The Winfield 12th grade students designated as co-principal investigators on the experiment are Luke Clark, Tanner Edmond, Davis Holdbrooks, Luke Jungels and Savannah Williamson. Jennifer Birmingham is their teacher facilitator.

Winfield’s SSEP students precisely measuring the amount of iodine tablet for their Water Purification experiment. (Contributed)

Congressman Robert Aderholt (AL-04), whose district includes Winfield, told Yellowhammer News that he is proud of his young constituents.

“It’s great to see these students engaging in this type of science,” the congressman said. “I congratulate them and their teachers at Winfield for participating in this program.”

“It also shows how space applications have a direct impact on the quality of life back here on earth. I look forward to following their experiment and seeing its outcome,” Aderholt concluded.

SpaceX-18 is slated to berth at the ISS one to four days after launching.

Read more about “SSEP Mission 13 to ISS” here.

Winfield City Schools also was represented on “SSEP Mission 12 to ISS” last year, when Winfield Middle School students saw their experiment make the trip.


Sean Ross is a staff writer for Yellowhammer News. You can follow him on Twitter @sean_yhn

Mobile Bay reefs project aims to help renew aquatic habitats, vanishing shoreline

The following is the latest installment of the Alabama Power Foundation’s annual report, highlighting the people and groups spreading good across Alabama with the foundation’s support.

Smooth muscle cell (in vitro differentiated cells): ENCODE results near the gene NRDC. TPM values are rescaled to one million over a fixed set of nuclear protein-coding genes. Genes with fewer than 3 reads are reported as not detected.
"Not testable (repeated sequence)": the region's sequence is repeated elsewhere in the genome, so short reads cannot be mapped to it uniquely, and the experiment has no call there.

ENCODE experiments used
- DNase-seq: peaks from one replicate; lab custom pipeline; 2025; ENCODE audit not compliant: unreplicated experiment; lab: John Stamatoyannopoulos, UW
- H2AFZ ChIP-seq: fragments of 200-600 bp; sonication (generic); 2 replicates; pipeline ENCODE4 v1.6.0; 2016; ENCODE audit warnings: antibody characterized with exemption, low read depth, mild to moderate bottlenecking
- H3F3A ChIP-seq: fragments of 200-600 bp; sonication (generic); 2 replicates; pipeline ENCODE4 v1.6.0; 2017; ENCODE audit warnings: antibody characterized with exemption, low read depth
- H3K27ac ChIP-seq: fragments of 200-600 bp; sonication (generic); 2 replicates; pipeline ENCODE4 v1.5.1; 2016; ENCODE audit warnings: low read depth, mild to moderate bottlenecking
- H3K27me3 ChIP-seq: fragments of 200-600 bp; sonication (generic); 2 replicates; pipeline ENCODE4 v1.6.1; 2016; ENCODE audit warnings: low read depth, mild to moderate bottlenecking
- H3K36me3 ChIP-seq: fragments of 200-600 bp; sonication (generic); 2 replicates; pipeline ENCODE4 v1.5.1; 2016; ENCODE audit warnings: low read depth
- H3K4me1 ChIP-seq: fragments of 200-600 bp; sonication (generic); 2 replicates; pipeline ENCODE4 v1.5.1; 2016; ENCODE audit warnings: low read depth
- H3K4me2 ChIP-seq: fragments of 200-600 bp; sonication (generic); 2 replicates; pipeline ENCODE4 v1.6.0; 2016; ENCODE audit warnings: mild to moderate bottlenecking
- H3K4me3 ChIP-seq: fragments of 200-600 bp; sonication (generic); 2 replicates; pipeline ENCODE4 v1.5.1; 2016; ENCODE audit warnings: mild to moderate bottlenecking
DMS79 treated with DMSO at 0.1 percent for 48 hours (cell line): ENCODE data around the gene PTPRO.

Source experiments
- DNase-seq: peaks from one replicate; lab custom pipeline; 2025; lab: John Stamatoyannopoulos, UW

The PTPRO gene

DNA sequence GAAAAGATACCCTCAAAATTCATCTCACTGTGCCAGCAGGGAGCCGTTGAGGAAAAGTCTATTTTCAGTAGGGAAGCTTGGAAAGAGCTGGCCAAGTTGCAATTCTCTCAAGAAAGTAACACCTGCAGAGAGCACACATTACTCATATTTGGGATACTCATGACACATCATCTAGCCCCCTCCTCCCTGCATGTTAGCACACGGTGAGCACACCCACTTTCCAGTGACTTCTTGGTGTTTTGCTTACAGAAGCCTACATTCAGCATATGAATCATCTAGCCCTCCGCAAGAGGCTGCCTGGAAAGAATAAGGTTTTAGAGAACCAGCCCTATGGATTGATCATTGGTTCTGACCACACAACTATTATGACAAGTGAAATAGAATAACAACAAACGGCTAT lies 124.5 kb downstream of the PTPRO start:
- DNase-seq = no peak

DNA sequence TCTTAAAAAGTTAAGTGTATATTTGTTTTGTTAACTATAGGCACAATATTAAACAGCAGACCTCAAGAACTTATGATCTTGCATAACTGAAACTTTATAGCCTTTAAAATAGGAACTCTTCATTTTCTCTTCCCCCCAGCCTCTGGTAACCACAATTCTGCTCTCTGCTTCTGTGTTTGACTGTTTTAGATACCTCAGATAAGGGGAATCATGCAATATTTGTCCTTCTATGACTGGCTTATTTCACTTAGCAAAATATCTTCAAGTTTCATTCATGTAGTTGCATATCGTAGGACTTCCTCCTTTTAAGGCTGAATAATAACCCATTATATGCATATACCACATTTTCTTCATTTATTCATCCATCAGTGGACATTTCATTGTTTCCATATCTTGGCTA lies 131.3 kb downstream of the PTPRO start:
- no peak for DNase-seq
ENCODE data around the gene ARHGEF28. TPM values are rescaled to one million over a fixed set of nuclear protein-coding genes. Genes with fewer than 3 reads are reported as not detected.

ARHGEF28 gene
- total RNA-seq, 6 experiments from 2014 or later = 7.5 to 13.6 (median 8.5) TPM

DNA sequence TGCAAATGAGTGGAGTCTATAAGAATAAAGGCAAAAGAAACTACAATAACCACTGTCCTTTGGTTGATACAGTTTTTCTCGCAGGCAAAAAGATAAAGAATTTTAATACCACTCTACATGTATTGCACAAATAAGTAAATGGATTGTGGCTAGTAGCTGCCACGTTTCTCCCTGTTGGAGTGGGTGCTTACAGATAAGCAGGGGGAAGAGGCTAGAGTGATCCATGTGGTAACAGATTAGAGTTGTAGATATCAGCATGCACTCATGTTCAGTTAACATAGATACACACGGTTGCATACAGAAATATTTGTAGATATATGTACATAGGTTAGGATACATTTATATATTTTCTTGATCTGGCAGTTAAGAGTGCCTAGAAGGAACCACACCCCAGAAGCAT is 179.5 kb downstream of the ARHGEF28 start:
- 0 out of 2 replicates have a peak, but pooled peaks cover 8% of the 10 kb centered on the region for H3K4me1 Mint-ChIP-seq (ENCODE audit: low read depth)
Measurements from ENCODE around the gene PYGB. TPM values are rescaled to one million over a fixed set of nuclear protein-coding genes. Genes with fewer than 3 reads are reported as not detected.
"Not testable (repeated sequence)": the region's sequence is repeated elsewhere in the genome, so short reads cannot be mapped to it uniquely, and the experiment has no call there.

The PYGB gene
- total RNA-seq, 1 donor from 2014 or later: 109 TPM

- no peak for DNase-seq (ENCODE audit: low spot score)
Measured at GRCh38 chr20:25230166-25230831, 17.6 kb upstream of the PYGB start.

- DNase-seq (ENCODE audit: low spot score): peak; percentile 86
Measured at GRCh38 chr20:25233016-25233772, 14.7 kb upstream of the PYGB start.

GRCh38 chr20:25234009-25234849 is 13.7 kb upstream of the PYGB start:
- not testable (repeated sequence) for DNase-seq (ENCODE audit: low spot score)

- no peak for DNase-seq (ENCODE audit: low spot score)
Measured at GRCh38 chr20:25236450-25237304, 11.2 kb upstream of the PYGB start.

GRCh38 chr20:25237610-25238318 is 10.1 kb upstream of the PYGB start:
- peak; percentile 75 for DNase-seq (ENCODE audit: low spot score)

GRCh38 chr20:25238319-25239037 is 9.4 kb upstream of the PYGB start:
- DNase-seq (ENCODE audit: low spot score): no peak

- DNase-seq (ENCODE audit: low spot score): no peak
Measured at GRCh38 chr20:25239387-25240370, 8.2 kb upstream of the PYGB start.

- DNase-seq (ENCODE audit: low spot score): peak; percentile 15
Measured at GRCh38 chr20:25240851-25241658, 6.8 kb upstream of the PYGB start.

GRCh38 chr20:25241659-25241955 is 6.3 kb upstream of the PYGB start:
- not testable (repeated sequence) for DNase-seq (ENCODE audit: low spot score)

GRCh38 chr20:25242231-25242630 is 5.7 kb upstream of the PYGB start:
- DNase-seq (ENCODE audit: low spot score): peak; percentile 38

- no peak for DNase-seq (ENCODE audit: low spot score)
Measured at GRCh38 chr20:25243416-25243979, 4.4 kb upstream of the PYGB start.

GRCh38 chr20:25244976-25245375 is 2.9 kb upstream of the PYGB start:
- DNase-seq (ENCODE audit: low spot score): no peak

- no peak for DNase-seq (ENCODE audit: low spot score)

If you were able to travel back a couple of hundred years and visit the edge of Mobile Bay near where Helen Wood Park is today, you’d see miles and miles of marshland, veined with tidal creeks and teeming with fish and other marine creatures that look to the safety of the marsh to spawn.

At low tide, there would be vast mounds of oysters around the edge of an estuary that was about 30 feet deep at its deepest point. The marshes and oyster beds of the past didn’t only serve as havens for creatures. They reduced the ability of storm tides to erode the mainland.


But a lot can change in a pair of centuries. The oyster reefs that used to encircle the bay have dwindled, and there is more ship traffic. As a result, waves eroded the marshes and shore.

“We’ve changed the dynamics of the bay,” said Judy Haner, marine and freshwater programs director for The Nature Conservancy, which is leading the charge in rebuilding Mobile Bay. “What we’re doing now is trying to give that shoreline a fighting chance. We want to help boost those habitats, not only for fish and birds and wildlife, but also to protect the shoreline from erosion.”

In this effort, the Alabama Power Foundation provided resources to build reefs in the brackish waters off Helen Wood Park, in Lourdes on the west side of Mobile Bay, and the Alabama Power Service Organization (APSO) provided manpower.

In May 2018, some 60 APSO volunteers – aged 12 to 70-plus – rolled up their sleeves, put on their boots and clamdiggers and went about the business of reef building.

In the past, The Nature Conservancy had attempted to build replacement reefs using bags of spent oyster shells – the same ingredient nature uses for reefs. But the erosive power of waves proved too intense, scattering the bags of oyster shells. Now, the conservancy opts to use “oyster castles” to construct new reefs.